With plant shutdowns bringing power grids to breaking points again, the Department of Energy (DOE) nudged power plant owners to re-align their maintenance activities to avoid brownouts during the summer months.
Energy Assistant Secretary Redentor E. Delola has called the attention of the generation companies (GenCos) on “a lot of plant outages in the past few weeks.” At this rate, Delola is not optimistic of a brownout-free summer season.
“Considering the existing maintenance schedules of plants, we may have to realign our activities for the year to ensure the level of sufficient supply,” he said, adding that some of the plant downtimes could stretch into the summer.
The DOE does not see an encouraging power supply system, especially given forecasts of economic recovery this year.
And for that, the DOE summoned the power firms this early so they can sort out preparations in the entire supply chain before demand would pick up during the hotter months.
Pre-pandemic level, the prognosis for the country’s power grids – especially the economic center of Luzon – had already been tight supply condition, but that was thwarted last year because of the demand crash precipitated by the health crisis.
But this year, the narrative could be a reverse of the pandemic-stricken 2020, especially if the vaccine will finally be brought to Philippine shores in the coming months.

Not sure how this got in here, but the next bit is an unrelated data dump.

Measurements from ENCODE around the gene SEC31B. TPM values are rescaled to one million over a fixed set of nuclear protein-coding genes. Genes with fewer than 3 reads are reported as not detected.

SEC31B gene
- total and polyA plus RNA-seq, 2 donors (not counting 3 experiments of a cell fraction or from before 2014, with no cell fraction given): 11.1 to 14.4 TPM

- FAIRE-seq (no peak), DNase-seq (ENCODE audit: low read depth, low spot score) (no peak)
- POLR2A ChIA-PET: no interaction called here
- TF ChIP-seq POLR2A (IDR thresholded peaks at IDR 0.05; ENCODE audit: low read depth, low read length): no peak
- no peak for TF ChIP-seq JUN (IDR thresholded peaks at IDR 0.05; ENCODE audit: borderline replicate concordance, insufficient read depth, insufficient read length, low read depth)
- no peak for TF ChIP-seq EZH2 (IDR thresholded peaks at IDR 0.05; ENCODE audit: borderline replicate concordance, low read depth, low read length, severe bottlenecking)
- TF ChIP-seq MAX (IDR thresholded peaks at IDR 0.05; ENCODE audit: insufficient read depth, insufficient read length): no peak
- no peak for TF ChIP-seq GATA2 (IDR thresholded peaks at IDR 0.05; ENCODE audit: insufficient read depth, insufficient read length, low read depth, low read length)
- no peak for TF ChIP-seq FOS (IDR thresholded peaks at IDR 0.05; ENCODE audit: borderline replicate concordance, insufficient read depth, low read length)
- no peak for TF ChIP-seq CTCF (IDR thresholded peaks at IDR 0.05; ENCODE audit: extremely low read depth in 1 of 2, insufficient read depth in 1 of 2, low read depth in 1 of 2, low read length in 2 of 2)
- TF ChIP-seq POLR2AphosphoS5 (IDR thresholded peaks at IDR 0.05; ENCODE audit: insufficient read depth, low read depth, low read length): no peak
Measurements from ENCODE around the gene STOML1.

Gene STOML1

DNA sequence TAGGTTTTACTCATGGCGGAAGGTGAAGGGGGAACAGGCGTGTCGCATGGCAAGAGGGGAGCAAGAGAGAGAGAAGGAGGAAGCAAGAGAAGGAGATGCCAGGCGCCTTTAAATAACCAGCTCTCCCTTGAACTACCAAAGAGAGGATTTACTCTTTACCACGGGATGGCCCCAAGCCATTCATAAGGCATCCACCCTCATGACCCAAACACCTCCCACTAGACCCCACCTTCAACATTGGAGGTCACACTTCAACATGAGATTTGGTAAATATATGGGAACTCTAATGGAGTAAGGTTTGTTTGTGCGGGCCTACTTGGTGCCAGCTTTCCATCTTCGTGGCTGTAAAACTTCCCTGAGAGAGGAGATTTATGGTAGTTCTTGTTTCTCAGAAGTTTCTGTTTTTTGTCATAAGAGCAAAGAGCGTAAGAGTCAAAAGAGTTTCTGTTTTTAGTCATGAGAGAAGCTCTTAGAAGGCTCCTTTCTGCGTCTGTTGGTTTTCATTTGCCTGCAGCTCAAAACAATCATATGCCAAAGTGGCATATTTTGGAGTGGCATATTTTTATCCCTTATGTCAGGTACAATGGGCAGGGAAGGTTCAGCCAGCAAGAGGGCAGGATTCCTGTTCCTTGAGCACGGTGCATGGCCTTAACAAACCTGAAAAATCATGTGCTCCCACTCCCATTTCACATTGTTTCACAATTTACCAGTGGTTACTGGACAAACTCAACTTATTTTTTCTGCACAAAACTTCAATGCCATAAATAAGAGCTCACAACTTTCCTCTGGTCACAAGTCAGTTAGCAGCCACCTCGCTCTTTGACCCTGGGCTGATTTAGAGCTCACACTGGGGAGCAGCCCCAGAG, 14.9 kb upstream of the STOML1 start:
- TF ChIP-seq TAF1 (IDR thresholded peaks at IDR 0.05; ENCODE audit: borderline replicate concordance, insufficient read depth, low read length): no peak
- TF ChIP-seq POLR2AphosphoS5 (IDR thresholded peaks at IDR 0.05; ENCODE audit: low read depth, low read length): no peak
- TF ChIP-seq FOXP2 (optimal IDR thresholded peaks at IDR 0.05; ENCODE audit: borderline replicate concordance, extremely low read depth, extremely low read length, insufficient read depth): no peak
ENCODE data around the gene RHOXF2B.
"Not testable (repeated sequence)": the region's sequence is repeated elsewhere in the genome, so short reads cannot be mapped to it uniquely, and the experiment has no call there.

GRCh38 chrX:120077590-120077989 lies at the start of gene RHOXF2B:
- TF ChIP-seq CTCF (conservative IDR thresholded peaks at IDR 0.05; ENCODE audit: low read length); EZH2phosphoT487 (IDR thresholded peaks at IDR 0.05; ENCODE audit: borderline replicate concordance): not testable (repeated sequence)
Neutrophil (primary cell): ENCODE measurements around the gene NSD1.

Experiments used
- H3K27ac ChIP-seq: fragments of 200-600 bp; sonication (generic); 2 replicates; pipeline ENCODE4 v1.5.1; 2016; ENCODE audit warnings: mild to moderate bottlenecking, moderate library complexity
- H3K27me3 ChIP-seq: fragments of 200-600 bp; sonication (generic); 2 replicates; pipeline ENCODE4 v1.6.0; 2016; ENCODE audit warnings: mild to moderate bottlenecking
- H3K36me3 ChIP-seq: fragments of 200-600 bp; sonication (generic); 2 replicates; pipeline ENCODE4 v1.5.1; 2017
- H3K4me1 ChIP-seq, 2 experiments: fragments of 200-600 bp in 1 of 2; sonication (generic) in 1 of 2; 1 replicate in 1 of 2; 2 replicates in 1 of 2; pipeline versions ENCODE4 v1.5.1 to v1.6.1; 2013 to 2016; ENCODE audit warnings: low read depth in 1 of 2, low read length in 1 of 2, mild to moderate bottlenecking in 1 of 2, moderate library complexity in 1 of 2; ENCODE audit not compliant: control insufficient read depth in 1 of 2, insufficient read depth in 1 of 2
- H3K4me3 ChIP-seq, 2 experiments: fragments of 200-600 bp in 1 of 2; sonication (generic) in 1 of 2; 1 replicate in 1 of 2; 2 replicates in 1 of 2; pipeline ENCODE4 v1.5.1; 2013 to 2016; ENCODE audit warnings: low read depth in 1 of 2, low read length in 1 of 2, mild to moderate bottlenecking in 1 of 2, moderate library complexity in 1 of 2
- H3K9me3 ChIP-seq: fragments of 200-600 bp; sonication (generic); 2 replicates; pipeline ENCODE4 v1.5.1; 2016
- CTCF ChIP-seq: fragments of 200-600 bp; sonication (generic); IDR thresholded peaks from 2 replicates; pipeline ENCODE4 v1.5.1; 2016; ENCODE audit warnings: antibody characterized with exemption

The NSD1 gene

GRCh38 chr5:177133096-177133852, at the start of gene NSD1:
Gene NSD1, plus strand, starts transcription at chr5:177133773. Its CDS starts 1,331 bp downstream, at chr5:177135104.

To prepare for the inevitable and on the instruction of Energy Secretary Alfonso G. Cusi, the DOE and the relevant industry players convened last January 12 for a three-hour meeting “to assess the power situation in Luzon and ensure that there will be enough supply, especially during the summer months.”
At the very least, that has been the pre-emptive undertaking of the government and the private sector, so electricity service interruptions will not distress consumers while they also bounce back from the torment of the pandemic.
Energy Undersecretary Emmanuel P. Juaneza underscored “the need to have sufficient power supply and prevent power outages that inconveniences the consumers and disrupts business operations during the country’s recovery from the effects of the pandemic.”
The industry players who joined the DOE meeting are those from the National Transmission Corporation, National Grid Corporation of the Philippines, Energy Regulatory Commission, Power Sector Assets and Liabilities Management Corporation as well as the generation companies.
Last year, it was not a power supply crisis that happened in the country – but it was more of human-induced confusion in billings because of the mandate of the ERC to the distribution utilities (DUs) to enforce “estimated billings”, hence, this is also an aspect that the industry may need to systematically address given the spillover impact of the pandemic this 2021.
“We are constantly reminded by Secretary Cusi that we must ensure the efficient delivery of basic energy services to the people. We have to do better,” Juaneza told the power firms.
System operator NGCP, for its part, reported that the power outlook for 2021 is “good”, but it cautioned that there is a need “to improve the situation further.”
And with the requested adjustments in the maintenance shutdowns of power plants, the transmission firm stated that the GenCos must “submit a formal documentation of their requests so that the NGCP will revise the grid maintenance program.”